Art of the Auction

Soliciting bids is an effective way to sell a business -- but review your strategy first.

When fitness-magazine publisher Weider Publications was put up for bids late last year, the owner of the National Enquirer, American Media, flexed its financial muscle with a winning $350 million offer. Meanwhile, The Blackstone Group was buying TRW Automotive at auction from Northrop Grumman for $4.7 billion. That was just after Blackstone had teamed up with two other private buyout groups, Thomas L. Lee Partners and Bain Capital, to win Vivendi Universal’s auction of book publisher Houghton Mifflin with a $1.66 billion bid.

Competitive auctions for healthy companies remain alive and well, despite the recent lean years for mergers and acquisitions in general. In March, AOL Time Warner received the first round of nonbinding bids for its book-publishing division; among the suitors were British media giant Pearson and German media giant Bertelsmann. Needing to pay down some of its $29 billion in debt, AOL Time Warner is hoping to raise at least $400 million from the sale.

For the seller, auctions are also an effective way to shed noncore operations, as Pfizer Inc. is demonstrating. While the company is making headlines with its proposed $60 billion acquisition of Pharmacia Corp. — which won conditional approval from the European Commission in February — Pfizer is also selling off companies at auction to purify itself as a pharmaceutical and health-care colossus. During a recent three-month period, for a collective sum exceeding $5 billion, the company accepted winning bids for three subsidiaries: Tetra, an aquarium and pond-supplies firm; Adams, a confectionary business; and shaving-products company Schick-Wilkinson Sword. All had been acquired in Pfizer’s 2000 merger with Warner-Lambert.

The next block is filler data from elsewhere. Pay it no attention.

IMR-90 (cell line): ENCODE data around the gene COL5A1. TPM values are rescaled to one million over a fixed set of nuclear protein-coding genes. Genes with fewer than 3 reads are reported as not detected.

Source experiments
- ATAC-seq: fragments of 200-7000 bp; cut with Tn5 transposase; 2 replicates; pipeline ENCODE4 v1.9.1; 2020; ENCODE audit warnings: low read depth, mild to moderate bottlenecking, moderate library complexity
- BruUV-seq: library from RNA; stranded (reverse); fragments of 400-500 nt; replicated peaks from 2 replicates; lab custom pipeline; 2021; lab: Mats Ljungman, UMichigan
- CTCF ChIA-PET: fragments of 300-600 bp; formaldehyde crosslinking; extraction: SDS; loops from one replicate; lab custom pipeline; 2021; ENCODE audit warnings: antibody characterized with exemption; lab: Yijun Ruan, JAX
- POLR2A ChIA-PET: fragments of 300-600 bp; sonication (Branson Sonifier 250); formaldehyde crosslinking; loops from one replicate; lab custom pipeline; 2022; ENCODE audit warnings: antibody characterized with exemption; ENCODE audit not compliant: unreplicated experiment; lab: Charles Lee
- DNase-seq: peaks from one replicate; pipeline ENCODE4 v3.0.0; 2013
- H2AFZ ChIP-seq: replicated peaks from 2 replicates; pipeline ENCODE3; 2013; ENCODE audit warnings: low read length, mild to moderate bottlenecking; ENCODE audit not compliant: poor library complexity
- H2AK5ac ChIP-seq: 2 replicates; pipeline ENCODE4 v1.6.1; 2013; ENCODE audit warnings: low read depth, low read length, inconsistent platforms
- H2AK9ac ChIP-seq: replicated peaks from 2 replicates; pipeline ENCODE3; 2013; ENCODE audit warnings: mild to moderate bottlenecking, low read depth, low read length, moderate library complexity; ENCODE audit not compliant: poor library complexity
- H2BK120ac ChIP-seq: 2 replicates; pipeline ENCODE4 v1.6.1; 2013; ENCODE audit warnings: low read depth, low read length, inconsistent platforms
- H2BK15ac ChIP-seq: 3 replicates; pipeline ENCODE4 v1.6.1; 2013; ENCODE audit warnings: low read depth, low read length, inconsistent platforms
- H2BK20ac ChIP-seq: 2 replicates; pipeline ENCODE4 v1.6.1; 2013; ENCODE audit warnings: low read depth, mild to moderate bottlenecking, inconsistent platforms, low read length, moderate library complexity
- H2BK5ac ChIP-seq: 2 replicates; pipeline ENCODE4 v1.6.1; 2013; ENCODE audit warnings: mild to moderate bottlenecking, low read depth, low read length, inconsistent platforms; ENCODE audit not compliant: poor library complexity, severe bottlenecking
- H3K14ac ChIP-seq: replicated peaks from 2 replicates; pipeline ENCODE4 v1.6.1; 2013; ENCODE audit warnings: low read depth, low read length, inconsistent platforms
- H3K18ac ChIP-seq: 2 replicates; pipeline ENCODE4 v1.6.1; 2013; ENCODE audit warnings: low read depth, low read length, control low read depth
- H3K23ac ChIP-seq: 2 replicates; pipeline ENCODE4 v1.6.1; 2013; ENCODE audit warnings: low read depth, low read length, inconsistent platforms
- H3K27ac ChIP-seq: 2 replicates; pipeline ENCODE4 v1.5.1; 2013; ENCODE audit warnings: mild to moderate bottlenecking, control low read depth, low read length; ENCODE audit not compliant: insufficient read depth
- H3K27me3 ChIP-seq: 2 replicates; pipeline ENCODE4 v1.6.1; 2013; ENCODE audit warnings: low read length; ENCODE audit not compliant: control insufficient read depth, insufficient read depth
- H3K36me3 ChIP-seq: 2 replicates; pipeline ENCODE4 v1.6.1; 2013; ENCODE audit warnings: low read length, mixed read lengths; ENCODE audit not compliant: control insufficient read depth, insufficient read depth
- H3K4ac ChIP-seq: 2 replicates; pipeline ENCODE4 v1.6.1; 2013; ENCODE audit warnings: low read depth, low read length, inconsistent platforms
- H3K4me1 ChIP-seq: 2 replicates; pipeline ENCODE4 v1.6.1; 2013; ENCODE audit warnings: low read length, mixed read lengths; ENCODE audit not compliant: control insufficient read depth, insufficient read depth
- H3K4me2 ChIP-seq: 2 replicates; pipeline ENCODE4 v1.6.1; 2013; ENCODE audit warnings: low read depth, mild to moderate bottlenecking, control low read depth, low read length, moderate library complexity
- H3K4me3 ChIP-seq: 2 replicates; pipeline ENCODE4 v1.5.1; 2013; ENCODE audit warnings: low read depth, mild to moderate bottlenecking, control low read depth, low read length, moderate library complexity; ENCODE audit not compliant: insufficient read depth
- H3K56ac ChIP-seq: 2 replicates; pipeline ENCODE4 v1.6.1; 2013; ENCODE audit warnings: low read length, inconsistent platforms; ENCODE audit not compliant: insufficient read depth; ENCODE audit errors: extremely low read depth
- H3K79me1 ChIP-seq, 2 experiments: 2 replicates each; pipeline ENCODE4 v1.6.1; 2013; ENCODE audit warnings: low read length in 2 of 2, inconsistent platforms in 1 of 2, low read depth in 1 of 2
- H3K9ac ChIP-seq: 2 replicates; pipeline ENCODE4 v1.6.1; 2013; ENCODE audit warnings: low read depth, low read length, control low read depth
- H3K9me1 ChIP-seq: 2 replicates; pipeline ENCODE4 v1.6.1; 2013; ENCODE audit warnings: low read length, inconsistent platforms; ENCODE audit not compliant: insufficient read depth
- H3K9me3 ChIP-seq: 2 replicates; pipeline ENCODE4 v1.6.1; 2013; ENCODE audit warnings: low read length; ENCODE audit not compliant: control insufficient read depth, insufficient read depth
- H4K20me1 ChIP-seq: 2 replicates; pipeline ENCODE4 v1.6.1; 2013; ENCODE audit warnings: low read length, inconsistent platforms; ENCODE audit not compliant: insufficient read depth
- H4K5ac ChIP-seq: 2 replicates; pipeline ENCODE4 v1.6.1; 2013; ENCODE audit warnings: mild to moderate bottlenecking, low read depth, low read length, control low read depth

Divesting the businesses was “a tough decision,” says Pfizer executive vice president and CFO David L. Shedlarz, though he calls it “an appropriate decision, in terms of where [the businesses] fit in the longer-term strategy of Pfizer.” But the choice of the auction vehicle was much easier: five years ago, Shedlarz used it to divest the three businesses that formed Pfizer’s Medical Technology Group.

Like many companies with assets to purvey, Pfizer sees the auction as a robust, transparent process that can ensure the best deal. But the company insists on more than just top dollar, says Shedlarz: it stipulates that bidders agree to treat employees of the acquired business fairly (see “Pfizer’s Rx,” at the end of this article).

Seller Beware

While every deal is different, M&A experts agree that there are some useful guidelines to observe when selling a company through a controlled auction. And there are also pitfalls to avoid.

An auction is a complex, drawn-out affair, compared with a one-on-one sale, and can place enormous strain on a company. “Businesses begin to fall apart during these processes,” comments Frederick S. Green, senior partner and head of the M&A practice at law firm Weil, Gotshal & Manges LLP in New York. “It’s a tremendous distraction [for] management to meet with buyers and present the company. Employees become very unsettled. Some of your best and most mobile people are going to prepare their résumés and get out while the getting is good.”


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